Weighty sound

If the TV5 looks no-nonsense and ready for business, the same can be said of its audio performance. It delivers a happily high-power, dynamic and weighty sound that is easily commensurate with the £300 asking price. 

Those BMR drivers (which function both as mid-range and tweeter) are chosen for their balanced frequency response and wide-dispersion characteristics. The latter is an obvious trait of the soundbase. 

The benefits of having no mid/HF crossover are perhaps less of an issue on a reasonably-priced telly add-on. The TV5 (v2) loves big, loud movie moments, and its dual bass driver complement is key here. The sense of scale that only comes from a strong low-end is present in Fast & Furious 5's bank vault robbery sequence. As Dom and Brian tear through the streets of Rio de Janeiro, the hulking metal box in tow smashes through concrete bollards and collides with cars with enjoyable impact. LF is tight and sudden, and puts you in the heart of the action. Similarly, when Owen demonstrates his laser-light helmet in Popstar: Never Stop Never Stopping, the accompanying extra-terrestrial sound effect positively bursts from the lower mid-range with alarming dynamism.

The lack of dedicated tweeters is perhaps responsible for a smoothed-off top-end delivery, which is easy on the ear. HF effects don't spit or sparkle uncomfortably; there's a fluid feeling to its handling of finer soundtrack details. Cracking glass during the F&F bank sequence is nicely forward in the mix. Some may prefer the delivery to be a bit more aggressive, but I like the sense of cohesion.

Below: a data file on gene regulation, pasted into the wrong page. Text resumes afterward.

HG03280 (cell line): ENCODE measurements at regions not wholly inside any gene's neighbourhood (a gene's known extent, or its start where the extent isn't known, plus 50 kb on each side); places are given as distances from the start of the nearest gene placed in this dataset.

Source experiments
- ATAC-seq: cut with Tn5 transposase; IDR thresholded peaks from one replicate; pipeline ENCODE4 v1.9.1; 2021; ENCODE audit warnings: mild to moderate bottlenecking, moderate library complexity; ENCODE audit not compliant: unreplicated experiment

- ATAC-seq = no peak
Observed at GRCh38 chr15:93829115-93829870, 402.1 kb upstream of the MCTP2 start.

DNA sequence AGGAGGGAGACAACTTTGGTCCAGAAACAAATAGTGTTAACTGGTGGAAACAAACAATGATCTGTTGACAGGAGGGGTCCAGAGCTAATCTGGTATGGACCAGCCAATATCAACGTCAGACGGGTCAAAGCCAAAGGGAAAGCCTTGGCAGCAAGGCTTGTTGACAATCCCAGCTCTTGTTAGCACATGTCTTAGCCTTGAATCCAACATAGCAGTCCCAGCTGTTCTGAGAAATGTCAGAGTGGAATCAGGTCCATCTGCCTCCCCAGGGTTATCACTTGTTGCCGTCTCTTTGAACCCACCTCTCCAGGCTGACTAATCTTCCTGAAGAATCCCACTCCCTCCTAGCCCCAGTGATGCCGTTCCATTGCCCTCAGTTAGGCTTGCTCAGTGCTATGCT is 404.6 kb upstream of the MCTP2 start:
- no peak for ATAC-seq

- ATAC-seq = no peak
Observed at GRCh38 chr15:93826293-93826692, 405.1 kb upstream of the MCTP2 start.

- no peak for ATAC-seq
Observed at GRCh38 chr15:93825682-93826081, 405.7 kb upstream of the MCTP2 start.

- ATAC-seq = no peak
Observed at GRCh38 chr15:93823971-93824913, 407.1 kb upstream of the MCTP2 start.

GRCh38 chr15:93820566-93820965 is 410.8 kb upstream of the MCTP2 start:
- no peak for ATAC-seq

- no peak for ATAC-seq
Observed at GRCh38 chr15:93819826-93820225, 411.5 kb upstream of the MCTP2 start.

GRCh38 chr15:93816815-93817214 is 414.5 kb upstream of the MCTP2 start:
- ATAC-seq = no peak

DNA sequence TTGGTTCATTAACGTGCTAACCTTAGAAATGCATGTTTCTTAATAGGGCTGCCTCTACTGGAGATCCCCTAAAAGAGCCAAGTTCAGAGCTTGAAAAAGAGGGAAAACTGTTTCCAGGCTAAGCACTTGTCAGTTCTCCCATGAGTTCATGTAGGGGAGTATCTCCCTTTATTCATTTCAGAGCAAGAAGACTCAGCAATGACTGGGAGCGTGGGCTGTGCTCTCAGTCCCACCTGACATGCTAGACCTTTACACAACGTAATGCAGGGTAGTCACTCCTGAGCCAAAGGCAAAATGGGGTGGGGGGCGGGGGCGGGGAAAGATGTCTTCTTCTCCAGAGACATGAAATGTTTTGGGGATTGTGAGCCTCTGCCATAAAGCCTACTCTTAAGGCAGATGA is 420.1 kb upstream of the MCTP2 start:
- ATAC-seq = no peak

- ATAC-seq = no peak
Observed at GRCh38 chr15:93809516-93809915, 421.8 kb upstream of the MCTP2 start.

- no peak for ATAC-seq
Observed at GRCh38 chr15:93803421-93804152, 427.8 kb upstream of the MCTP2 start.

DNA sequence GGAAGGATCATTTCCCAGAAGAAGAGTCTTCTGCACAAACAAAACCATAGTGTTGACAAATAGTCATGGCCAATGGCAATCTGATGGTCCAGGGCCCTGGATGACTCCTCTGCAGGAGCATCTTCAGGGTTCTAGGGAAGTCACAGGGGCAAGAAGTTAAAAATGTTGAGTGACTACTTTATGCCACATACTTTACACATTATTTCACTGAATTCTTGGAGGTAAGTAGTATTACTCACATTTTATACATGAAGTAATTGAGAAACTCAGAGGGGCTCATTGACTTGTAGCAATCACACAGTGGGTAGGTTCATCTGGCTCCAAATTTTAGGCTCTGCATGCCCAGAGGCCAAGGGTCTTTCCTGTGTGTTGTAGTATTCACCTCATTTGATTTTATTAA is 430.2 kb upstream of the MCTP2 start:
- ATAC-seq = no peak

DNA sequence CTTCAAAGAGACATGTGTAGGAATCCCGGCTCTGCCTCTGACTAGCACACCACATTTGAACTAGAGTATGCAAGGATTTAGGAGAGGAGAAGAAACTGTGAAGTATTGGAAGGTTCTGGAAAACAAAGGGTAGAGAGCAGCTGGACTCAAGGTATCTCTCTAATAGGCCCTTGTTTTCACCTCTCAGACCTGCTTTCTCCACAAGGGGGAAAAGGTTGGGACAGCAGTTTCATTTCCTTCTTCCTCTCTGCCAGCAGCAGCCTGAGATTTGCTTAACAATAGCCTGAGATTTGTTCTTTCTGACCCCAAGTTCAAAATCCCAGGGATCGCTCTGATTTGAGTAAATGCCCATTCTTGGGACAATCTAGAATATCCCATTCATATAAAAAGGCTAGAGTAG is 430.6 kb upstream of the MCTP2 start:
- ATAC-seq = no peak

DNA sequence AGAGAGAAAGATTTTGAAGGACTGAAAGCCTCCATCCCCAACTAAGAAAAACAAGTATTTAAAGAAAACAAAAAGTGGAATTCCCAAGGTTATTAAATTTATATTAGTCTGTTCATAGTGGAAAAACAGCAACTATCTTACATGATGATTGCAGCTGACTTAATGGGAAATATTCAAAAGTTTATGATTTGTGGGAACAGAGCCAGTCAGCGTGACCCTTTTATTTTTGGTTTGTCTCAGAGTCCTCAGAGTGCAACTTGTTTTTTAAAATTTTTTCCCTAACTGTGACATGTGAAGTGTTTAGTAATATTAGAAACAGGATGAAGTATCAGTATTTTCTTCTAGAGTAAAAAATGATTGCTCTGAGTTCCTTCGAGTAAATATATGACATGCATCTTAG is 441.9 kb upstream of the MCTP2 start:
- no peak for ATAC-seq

There's no way of altering the speaker's treble output. Adjustments offered are Film, TV, Voice and Music EQ modes. As with the previous TV5, subjectively these aren't massively different, although, oddly, I found Film to be less impactful than the TV and Music options. Whatever mode you choose, you have the option of boosting or diminishing bass response. I kept it up high. 

The TV5 (v2)'s mid-range is full and bold – dialogue, vocals and musical scores are obvious beneficiaries 
– and it meshes well with the rest of the frequency range, particularly the meaty low-end. This soundbase sounds well-balanced at all times.

A criticism is that its volume control jumps up and down in quite severe steps, which can sometimes make it hard to find the right setting for the material you're watching. And, as said, the soundbase's preset modes would be better joined by a more varied EQ. More of an issue, perhaps, is that single HDMI – it feels like a halfway house when switching capability would have been better.

And then there's the fact that times have moved on a bit since the first TV5. On-trend buyers may expect more than just Bluetooth streaming from a home entertainment product. App control and Wi-Fi streaming (plus Atmos!) are avenues for Cambridge Audio to explore next time around. But none of this detracts from the sound quality and ease-of-use on offer.